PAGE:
The Employee Free Choice Act (EFCA) is a bill aimed to remove barriers to collective bargaining in the workplace. It includes provisions enabling a card check system for voting to establish a union and guaranteeing that workers who unionize can negotiate a contract with their employer. Catherine L. Fisk, author of Working Knowledge: Employee Innovation and the Rise of Corporate Intellectual Property, 1800-1930 (which we’ll publish this fall), offers her take on the part of the bill that hasn’t been talked about as much as the card check measure.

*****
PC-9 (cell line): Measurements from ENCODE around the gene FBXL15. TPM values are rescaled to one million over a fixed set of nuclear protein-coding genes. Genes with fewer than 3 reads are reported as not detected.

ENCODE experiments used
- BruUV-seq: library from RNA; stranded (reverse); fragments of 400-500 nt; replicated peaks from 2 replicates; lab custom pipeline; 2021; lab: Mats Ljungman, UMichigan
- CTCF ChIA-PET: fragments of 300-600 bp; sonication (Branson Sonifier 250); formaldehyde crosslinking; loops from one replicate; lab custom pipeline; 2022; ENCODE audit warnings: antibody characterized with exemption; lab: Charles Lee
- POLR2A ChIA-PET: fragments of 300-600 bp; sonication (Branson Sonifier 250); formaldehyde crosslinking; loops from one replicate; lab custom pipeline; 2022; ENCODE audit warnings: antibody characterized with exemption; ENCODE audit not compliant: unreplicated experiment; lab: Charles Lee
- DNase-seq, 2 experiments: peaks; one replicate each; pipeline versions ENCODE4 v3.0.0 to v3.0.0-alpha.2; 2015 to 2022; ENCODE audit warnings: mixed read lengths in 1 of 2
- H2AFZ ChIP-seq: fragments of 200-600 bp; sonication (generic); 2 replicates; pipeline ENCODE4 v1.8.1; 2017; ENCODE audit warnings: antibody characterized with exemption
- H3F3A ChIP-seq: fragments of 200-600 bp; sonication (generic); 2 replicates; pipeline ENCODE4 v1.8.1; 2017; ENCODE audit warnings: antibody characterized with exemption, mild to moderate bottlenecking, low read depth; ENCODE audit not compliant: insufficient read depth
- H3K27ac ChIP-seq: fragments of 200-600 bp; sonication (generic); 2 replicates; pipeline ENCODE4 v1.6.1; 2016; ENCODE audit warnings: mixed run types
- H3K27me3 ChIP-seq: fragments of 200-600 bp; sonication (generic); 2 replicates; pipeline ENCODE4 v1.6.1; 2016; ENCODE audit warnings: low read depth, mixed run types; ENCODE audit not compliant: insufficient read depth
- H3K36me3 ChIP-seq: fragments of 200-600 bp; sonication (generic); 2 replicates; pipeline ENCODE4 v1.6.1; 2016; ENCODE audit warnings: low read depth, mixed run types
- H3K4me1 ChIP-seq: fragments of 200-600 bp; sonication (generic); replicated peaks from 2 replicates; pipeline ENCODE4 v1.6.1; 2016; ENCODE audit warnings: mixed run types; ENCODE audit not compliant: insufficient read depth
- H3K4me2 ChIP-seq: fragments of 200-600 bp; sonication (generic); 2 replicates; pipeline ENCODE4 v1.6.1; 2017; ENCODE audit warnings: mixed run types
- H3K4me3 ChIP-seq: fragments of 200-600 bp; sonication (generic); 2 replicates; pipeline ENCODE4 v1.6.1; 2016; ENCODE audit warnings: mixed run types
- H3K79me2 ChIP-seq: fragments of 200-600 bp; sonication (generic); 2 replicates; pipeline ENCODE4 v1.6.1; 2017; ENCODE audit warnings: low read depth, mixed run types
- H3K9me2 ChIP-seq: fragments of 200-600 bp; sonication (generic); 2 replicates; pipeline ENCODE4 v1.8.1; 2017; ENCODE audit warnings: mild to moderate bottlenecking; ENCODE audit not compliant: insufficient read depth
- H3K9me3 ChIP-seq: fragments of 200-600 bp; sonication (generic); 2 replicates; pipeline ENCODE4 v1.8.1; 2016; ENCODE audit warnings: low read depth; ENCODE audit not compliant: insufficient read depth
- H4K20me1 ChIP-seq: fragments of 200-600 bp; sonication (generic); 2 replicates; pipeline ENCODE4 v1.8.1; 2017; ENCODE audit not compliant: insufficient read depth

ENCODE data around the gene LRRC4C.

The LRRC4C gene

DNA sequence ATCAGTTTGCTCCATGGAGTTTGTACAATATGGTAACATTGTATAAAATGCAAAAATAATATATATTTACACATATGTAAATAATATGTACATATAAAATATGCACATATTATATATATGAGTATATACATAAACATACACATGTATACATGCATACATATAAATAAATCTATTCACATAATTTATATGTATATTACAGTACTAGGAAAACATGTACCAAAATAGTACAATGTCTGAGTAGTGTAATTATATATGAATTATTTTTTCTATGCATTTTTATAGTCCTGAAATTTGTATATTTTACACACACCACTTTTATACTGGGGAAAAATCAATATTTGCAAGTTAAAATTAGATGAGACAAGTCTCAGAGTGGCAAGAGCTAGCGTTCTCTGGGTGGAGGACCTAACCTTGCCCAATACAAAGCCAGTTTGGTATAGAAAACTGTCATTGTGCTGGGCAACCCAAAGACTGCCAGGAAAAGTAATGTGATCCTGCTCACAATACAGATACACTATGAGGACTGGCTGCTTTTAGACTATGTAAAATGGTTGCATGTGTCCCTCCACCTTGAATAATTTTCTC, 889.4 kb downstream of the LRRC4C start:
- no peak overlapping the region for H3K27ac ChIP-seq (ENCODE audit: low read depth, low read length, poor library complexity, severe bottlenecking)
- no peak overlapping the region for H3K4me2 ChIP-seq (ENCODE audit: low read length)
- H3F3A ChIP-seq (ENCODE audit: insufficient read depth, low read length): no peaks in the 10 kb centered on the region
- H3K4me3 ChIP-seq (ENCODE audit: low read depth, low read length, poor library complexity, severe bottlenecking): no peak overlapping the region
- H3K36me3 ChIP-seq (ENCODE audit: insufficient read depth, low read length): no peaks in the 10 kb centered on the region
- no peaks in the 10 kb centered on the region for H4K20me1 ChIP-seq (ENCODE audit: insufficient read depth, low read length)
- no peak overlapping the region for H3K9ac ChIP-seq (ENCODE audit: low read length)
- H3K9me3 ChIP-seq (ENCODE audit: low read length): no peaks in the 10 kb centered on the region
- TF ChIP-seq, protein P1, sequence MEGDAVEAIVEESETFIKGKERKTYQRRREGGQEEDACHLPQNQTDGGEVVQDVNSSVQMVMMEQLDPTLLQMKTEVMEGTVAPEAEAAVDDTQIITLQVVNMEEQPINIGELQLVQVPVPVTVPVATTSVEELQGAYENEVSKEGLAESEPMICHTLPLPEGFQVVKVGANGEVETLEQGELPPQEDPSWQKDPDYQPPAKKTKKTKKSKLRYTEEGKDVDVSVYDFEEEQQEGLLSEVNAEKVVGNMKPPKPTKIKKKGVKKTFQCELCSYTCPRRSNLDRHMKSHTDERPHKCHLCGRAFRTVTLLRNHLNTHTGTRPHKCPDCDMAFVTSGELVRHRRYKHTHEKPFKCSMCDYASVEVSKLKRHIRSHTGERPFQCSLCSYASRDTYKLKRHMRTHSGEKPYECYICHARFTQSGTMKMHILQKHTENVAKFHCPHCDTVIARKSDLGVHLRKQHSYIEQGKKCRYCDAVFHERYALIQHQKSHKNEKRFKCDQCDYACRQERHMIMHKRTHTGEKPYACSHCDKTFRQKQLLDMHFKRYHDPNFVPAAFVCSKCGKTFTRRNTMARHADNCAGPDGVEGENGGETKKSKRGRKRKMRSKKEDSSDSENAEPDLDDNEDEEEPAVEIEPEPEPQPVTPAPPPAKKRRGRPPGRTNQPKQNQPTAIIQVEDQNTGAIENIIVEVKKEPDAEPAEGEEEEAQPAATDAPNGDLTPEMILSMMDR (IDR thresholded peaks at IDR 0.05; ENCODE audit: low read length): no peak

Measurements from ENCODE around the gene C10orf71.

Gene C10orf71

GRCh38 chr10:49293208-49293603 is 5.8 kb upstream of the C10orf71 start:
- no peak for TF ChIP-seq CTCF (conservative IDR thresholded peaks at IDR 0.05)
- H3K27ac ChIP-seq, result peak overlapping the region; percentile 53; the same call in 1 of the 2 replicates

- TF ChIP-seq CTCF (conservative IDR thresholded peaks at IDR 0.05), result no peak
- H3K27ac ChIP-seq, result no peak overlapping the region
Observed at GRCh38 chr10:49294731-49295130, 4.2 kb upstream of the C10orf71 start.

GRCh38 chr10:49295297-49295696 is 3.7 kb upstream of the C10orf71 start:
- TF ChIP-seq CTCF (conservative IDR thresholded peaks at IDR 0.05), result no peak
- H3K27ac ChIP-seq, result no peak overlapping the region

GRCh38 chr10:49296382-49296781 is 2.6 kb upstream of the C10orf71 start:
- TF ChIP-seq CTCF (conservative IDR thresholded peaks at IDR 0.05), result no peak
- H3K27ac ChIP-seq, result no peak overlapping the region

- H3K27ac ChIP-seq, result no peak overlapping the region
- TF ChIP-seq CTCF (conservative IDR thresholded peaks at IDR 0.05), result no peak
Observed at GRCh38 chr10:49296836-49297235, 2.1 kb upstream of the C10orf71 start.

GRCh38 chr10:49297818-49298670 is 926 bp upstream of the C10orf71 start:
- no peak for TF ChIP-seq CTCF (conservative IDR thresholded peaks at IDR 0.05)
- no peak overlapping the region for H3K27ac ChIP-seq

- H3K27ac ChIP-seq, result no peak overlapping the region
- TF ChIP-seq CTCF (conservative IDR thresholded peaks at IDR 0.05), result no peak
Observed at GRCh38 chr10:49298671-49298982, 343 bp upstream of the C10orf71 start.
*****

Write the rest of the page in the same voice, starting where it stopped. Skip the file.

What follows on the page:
First-contract arbitration will end the widespread employer practice of flouting the duty to bargain, talking a union to death and acting with impunity in defeating the employees’ choice of unionization. It will have no effect on law-abiding employers that negotiate in good faith to reach an agreement with their employees. It will only affect those employers that refuse to enter into a collective bargaining agreement in a reasonable time after initial union certification; it will allow for an initial contract for only two years, and it will do so through neutral and expert arbitration.
Read the full text of Fisk’s op-ed in The National Law Journal.